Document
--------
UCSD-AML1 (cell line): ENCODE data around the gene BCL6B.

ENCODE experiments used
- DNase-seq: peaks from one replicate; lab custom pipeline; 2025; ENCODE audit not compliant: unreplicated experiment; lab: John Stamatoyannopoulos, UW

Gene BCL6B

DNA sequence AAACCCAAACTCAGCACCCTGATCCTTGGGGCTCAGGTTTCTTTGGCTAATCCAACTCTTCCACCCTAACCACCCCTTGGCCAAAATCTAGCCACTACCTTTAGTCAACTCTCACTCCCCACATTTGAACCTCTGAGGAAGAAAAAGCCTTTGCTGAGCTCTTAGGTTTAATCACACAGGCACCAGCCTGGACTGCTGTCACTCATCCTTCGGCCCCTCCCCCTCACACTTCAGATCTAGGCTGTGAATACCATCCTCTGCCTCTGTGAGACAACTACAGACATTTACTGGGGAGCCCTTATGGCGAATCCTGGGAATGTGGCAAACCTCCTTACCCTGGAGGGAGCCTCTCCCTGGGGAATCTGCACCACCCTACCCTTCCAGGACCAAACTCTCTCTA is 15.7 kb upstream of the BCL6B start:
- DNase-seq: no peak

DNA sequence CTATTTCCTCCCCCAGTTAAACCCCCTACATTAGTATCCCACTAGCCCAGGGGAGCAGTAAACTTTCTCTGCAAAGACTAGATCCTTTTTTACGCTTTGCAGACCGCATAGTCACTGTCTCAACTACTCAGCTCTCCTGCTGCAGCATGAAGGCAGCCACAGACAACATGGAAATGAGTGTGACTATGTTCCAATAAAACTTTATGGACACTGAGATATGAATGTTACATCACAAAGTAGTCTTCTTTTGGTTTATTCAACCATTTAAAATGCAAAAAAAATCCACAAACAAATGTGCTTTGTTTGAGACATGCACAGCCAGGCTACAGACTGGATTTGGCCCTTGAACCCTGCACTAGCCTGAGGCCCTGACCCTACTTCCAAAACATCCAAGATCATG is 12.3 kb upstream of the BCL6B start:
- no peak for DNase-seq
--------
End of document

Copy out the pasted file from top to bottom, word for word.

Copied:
UCSD-AML1 (cell line): ENCODE data around the gene BCL6B.

ENCODE experiments used
- DNase-seq: peaks from one replicate; lab custom pipeline; 2025; ENCODE audit not compliant: unreplicated experiment; lab: John Stamatoyannopoulos, UW

Gene BCL6B

DNA sequence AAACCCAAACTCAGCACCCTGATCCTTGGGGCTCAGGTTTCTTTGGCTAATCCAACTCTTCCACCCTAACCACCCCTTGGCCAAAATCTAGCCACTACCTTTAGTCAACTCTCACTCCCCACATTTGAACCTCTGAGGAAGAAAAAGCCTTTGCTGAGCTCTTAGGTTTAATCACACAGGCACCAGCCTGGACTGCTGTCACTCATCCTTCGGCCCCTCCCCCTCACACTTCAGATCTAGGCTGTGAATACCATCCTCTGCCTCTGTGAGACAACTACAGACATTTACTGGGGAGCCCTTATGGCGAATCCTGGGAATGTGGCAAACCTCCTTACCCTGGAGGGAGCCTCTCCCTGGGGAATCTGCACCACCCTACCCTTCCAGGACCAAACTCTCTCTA is 15.7 kb upstream of the BCL6B start:
- DNase-seq: no peak

DNA sequence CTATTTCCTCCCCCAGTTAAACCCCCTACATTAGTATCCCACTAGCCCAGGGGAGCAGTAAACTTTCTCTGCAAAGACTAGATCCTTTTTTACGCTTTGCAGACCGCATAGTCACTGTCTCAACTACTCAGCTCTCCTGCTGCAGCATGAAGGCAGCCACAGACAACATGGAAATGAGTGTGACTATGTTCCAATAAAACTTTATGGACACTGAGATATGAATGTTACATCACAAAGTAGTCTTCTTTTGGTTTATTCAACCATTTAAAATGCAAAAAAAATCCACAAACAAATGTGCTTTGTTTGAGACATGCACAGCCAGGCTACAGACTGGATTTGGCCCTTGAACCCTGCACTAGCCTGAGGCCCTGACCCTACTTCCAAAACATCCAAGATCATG is 12.3 kb upstream of the BCL6B start:
- no peak for DNase-seq